Dr Meg Foster

Mary Bateson Research Fellow, Newnham College
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Dr Meg Foster is an award-winning historian of banditry, settler colonial and public history, and the Mary Bateson Fellow at Newnham College.

Meg's current research project explores the connection between British highway robbery and Australian bushranging. She is an intersectional historian who has experience working across race, class and gender histories as well as imperial, colonial, ethnographic and public histories.

Meg has published widely, contributing articles to Rethinking History and Public History Review as well as Australian Historical Studies, where her most recent piece won the Aboriginal History Award from the History Council of New South Wales. Meg has also contributed book chapters to publications by Routledge and Bloomsbury Academic. Combined with reviews, newspaper articles and blog posts, Meg has a breadth of experience writing for academic and public audiences, and a passion for making connections between history and the contemporary world. 

Her first book, Boundary Crossers: the hidden history of Australia's other bushrangers, will be published with NewSouth (University of New South Wales Press) in 2022.

Books

Boundary Crossers: the hidden history of Australia's other bushrangers (Sydney: NewSouth, 2022, forthcoming).

Journal Articles

with Toni Burton, Mark Finnane, Carolyn Fraser, Peter Hobbins and Hollie Pich, ‘A History of Now: historical responses to COVID-19’, Public History Review vol. 27 (2020), pp. 86-115.

‘The Forgotten War of 1900: Jimmy Governor and the Aboriginal People of Wollar’, Australian Historical Studies vol. 50, no. 3 (2019), pp. 1-16 (winner of the 2018 Aboriginal History Award from the History Council of NSW).

‘Drawing the Historian Back into History: creativity, writing and The Art of Time Travel’, Rethinking History, vol. 22, no. 1 (2018), pp. 137-153.

‘Online and Plugged In? Public History and Historians in the Digital Age,’ Public History Review, vol. 21 (2014), pp. 1-19 (winner of the Deen De Bortoli Award in Applied History, 2015). Republished in 2018 for Public History: A National Journal of Public History (China) 公众史学.

Book Chapters

‘Unprecedented Times?: COVID-19 and the lessons of history’, in Paul Ashton and Paula Hamilton (eds.), The History Industry in Australia (Sydney: Australian Scholarly Publishing, 2022 forthcoming).

‘Approaching Public History’ in Paul Ashton and Alex Trapeznik (eds.), What is Public History Globally? working with the past in the present (London: Bloomsbury Academic, 2019), pp. 159-172.

‘Murder for White Consumption? Jimmy Governor and the bush ballad’ in Yu-ting Huang and Rebecca Weaver-Hightower (eds.), Archiving Settler Colonialism: culture, race, and space (Oxon: Routledge, 2018), pp. 173-189.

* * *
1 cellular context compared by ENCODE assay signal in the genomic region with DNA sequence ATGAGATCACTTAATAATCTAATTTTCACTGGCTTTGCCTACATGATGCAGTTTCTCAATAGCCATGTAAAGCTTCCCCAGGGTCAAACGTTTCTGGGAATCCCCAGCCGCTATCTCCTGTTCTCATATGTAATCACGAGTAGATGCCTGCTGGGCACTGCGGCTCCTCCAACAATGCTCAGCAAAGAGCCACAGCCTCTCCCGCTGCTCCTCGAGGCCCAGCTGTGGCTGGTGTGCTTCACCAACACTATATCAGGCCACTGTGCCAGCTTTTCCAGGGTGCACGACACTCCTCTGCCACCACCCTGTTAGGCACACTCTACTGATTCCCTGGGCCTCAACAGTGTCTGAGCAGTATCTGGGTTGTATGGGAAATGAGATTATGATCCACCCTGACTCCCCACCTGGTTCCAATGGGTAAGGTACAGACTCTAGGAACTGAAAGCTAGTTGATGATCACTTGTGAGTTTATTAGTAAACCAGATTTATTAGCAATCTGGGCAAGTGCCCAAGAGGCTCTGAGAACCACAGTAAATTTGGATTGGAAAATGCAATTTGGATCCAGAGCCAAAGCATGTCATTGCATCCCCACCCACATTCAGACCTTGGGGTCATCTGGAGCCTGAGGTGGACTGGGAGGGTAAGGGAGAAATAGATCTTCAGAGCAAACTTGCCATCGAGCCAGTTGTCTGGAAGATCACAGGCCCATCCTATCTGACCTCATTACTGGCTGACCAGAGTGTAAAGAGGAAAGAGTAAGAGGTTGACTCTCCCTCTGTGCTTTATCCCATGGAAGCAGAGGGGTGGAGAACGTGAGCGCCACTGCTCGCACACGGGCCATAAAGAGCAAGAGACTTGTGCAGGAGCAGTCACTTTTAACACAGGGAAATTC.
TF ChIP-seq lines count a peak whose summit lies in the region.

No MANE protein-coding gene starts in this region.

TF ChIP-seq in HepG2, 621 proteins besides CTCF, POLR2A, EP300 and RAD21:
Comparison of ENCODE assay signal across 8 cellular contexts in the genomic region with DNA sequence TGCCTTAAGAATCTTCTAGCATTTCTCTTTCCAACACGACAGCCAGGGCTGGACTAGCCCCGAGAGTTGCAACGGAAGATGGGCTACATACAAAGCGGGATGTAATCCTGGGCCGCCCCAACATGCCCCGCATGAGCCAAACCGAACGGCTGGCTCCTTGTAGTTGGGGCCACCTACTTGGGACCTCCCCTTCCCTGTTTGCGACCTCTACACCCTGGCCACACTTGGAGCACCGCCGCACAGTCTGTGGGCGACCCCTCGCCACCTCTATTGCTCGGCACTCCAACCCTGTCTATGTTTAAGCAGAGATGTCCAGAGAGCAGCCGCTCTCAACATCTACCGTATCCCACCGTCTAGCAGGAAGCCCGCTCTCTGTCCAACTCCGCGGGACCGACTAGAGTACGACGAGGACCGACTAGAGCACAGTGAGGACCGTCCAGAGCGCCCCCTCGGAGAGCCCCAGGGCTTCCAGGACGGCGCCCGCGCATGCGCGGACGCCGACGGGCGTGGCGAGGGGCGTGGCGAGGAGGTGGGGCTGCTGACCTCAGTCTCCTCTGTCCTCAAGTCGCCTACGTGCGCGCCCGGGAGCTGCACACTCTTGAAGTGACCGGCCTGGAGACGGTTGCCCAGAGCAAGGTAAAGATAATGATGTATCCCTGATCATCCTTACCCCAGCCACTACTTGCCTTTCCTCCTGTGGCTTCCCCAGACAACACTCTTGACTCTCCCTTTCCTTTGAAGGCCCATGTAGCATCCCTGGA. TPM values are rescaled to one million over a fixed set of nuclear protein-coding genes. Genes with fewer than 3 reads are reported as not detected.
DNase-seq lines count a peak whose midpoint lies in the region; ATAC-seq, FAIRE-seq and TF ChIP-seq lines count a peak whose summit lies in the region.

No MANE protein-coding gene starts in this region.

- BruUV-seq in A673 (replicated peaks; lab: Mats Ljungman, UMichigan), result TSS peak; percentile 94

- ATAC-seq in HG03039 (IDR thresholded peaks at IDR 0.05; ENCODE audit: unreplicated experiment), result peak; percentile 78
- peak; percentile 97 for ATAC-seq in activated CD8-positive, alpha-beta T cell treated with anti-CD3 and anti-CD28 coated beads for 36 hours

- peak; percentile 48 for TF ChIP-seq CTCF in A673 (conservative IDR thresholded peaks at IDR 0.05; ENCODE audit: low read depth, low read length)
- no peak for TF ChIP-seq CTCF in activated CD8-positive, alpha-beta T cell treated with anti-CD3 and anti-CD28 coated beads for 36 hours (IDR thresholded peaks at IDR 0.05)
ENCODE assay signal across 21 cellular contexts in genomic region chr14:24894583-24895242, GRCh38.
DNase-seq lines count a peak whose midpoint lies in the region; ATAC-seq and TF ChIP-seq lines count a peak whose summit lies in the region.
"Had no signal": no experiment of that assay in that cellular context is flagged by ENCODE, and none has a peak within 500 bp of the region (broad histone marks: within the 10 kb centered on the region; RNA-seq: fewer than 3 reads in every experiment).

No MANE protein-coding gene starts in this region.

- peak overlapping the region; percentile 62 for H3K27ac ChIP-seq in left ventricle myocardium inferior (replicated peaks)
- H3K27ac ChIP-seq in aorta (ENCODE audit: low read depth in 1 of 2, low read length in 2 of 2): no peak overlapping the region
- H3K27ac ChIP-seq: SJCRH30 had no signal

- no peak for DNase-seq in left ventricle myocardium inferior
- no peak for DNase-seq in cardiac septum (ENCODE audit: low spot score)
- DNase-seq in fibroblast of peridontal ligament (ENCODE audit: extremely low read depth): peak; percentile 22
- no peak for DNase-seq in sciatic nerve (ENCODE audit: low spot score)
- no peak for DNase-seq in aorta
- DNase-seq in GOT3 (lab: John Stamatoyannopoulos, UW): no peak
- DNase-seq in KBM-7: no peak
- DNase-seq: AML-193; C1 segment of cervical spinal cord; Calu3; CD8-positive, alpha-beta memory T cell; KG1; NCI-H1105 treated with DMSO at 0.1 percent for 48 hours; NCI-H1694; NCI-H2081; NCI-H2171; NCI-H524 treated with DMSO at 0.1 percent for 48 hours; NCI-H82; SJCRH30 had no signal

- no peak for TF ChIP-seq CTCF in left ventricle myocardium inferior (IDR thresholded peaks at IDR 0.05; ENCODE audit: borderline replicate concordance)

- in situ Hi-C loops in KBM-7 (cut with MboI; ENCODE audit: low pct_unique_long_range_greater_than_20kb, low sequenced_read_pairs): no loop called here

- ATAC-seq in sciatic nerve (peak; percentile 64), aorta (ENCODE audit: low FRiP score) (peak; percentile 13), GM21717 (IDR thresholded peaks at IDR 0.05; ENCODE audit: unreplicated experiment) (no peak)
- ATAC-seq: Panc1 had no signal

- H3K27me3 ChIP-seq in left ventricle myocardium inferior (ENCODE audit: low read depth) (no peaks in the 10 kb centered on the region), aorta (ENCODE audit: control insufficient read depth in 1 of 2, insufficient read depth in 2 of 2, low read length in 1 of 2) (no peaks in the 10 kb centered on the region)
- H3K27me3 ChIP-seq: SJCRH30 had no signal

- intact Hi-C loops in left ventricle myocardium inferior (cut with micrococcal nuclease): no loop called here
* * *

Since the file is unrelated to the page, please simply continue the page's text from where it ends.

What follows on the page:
with Paul Ashton, ‘Public Histories’ in Sasha Handley, Rohan McWilliam and Lucy Noakes (eds.), New Directions in Social and Cultural History (London: Bloomsbury, 2018), pp. 151-170.

Review Articles

Pathfinders: a history of Aboriginal trackers in New South Wales by Michael Bennett’, Aboriginal History vol. 43 (2020).

‘Texture, Light and Sound: a sensory history of early Sydney’, Australian Historical Studies vol. 51, no. 3 (2020), pp. 344-347.

‘Another Way to Enter the Past’, History Australia, vol. 13, no. 4 (2016), pp. 632-633.

The Public History Reader edited by Hilda Kean and Paul Martin’, Public History Review, vol. 21 (2014), pp. 102-104.

Public-Oriented Publications

‘The Bushrangers We Forgot’, History: The Magazine of the Royal Australian Historical Society, no. 151 (March 2022), pp. 6-8.

‘On Time: reflections on temporality and COVID-19’, Overland Literary Journal (9 November 2021),  available at: https://overland.org.au/2021/11/on-time-reflections-on-temporality-and-covid-19/

‘“The Whole Picture: the colonial story of the art in our museums and why we need to talk about it” by Alice Procter’, Australian Book Review no. 422 (June-July 2020), available at: https://www.australianbookreview.com.au/abr-online/current-issue/818-arts/6524-meg-foster-reviews-the-whole-picture-the-colonial-story-of-the-art-in-our-museums-and-why-we-need-to-talk-about-it-by-alice-procter

'Bugg, Mary Ann (1835-1905)’, People Australia: Australian Centre of National Biography, 2019, available at: http://peopleaustralia.anu.edu.au/biography/bugg-mary-ann-29654

‘Inclusive Pedagogy at the Modern British Studies Conference, University of Birmingham, 3-5 July 2019’, Cambridge Gender and Sexuality History Workshop Blog, 2 August 2019, available at: https://genderandsexualityhistory.news.blog/2019/08/02/inclusive-pedagogy-at-the-modern-british-studies-conference-university-of-birmingham-3-5-july-2019/

‘How “The Captain’s Lady” Created Her Own Legend’, Inside Story, 8 March 2019, available at: https://insidestory.org.au/how-the-captains-lady-created-her-own-legend/

‘Counternarratives of Empire and the Oceania Exhibition’, History Workshop Online, 25 February 2019, available at: http://www.historyworkshop.org.uk/counter-narratives-of-empire-and-the-oceania-exhibition/

with Jason Phu, ‘The Artist, the Historian and the Case of the Chinese Bushranger’, Museum of Contemporary Art (MCA), 7 November 2018, available at: https://www.mca.com.au/stories-and-ideas/artist-historian-and-case-chinese-bushranger/

‘A closer look into the life of Australian bushranger, William Douglas’, News from the Menzies Centre, King’s College London, 7 March 2018, available at: https://www.kcl.ac.uk/artshums/ahri/centres/menzies/news/News.aspx

‘Heroes, Identity and the Realm of History’, Journal of the History of Ideas Blog, 14 March 2018, available at: https://jhiblog.org/2018/03/14/heroes-identity-and-the-realm-of-history/